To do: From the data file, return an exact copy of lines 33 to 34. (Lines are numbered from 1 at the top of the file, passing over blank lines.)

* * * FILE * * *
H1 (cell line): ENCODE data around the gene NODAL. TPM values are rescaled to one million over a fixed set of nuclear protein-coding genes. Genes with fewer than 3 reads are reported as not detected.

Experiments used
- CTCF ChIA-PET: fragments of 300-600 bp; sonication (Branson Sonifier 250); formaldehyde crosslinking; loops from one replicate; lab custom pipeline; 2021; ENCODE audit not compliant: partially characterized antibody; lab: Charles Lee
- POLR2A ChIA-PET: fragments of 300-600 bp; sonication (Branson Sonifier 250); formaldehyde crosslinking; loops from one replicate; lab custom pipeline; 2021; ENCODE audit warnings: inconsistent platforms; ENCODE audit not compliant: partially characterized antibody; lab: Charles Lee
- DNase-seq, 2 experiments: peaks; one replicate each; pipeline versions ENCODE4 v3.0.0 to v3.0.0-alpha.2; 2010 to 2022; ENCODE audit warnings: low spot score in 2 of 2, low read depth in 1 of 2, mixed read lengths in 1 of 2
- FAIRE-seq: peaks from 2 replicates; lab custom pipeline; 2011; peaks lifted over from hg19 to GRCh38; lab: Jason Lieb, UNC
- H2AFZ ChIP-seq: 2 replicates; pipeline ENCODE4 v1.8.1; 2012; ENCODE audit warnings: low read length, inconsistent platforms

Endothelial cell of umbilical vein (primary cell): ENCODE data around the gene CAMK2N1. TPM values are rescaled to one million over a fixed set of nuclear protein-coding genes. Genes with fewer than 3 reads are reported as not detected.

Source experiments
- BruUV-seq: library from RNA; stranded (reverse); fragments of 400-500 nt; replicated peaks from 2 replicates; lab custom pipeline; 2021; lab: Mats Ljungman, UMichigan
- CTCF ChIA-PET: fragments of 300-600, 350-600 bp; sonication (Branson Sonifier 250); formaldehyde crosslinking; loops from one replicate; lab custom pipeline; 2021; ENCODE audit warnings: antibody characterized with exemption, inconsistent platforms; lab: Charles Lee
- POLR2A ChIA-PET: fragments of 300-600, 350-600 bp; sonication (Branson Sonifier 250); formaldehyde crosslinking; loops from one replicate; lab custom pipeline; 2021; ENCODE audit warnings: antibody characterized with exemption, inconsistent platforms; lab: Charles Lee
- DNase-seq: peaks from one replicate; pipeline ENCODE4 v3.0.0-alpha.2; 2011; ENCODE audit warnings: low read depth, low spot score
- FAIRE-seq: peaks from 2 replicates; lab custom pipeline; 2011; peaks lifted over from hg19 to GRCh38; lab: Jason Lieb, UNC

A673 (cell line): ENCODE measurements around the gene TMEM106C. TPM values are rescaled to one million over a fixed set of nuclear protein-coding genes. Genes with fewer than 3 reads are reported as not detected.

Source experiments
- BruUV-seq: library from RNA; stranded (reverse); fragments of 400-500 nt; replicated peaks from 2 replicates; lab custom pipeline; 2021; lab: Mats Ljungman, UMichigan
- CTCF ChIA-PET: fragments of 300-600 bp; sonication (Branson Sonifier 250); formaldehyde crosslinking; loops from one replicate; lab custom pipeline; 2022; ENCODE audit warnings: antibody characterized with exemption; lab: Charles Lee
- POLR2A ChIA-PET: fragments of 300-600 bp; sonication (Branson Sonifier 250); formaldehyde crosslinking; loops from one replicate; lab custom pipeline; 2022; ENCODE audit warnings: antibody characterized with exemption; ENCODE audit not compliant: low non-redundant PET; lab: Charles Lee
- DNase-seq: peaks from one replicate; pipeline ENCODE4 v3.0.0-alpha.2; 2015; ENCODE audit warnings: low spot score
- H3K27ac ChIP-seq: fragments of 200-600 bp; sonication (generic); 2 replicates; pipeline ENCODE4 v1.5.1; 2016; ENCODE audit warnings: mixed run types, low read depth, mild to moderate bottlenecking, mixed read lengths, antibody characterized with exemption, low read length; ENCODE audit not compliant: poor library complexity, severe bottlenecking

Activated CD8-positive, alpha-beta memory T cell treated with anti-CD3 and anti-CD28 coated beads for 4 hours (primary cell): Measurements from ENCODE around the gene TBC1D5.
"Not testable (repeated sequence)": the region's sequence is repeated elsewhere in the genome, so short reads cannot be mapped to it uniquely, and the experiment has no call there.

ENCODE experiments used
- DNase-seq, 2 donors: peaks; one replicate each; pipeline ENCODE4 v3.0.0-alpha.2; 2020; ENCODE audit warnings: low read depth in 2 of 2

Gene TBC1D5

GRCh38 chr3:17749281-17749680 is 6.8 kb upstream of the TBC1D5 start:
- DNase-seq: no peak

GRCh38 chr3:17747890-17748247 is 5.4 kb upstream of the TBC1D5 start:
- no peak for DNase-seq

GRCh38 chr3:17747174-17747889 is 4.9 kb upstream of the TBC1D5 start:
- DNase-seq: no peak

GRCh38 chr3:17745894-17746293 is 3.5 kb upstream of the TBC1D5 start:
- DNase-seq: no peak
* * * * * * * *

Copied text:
GRCh38 chr3:17745894-17746293 is 3.5 kb upstream of the TBC1D5 start:
- DNase-seq: no peak